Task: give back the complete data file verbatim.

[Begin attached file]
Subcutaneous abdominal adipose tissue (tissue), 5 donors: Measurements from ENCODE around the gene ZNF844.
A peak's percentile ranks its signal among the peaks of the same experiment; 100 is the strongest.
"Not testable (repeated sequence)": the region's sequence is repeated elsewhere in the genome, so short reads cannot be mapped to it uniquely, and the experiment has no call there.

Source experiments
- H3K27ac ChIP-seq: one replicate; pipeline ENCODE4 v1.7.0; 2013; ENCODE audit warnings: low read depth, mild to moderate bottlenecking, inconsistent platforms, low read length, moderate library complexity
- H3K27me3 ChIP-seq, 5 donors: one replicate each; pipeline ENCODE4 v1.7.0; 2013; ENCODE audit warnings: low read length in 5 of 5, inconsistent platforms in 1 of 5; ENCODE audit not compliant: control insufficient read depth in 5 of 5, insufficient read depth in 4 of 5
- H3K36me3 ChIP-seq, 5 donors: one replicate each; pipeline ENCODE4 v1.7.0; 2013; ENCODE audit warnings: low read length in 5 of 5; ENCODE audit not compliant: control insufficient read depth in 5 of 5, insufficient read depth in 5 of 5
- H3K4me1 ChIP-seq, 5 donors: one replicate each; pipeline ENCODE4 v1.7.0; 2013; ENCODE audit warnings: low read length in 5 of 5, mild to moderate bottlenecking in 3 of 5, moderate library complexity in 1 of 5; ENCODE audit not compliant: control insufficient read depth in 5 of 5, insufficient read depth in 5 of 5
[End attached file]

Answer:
Subcutaneous abdominal adipose tissue (tissue), 5 donors: Measurements from ENCODE around the gene ZNF844.
A peak's percentile ranks its signal among the peaks of the same experiment; 100 is the strongest.
"Not testable (repeated sequence)": the region's sequence is repeated elsewhere in the genome, so short reads cannot be mapped to it uniquely, and the experiment has no call there.

Source experiments
- H3K27ac ChIP-seq: one replicate; pipeline ENCODE4 v1.7.0; 2013; ENCODE audit warnings: low read depth, mild to moderate bottlenecking, inconsistent platforms, low read length, moderate library complexity
- H3K27me3 ChIP-seq, 5 donors: one replicate each; pipeline ENCODE4 v1.7.0; 2013; ENCODE audit warnings: low read length in 5 of 5, inconsistent platforms in 1 of 5; ENCODE audit not compliant: control insufficient read depth in 5 of 5, insufficient read depth in 4 of 5
- H3K36me3 ChIP-seq, 5 donors: one replicate each; pipeline ENCODE4 v1.7.0; 2013; ENCODE audit warnings: low read length in 5 of 5; ENCODE audit not compliant: control insufficient read depth in 5 of 5, insufficient read depth in 5 of 5
- H3K4me1 ChIP-seq, 5 donors: one replicate each; pipeline ENCODE4 v1.7.0; 2013; ENCODE audit warnings: low read length in 5 of 5, mild to moderate bottlenecking in 3 of 5, moderate library complexity in 1 of 5; ENCODE audit not compliant: control insufficient read depth in 5 of 5, insufficient read depth in 5 of 5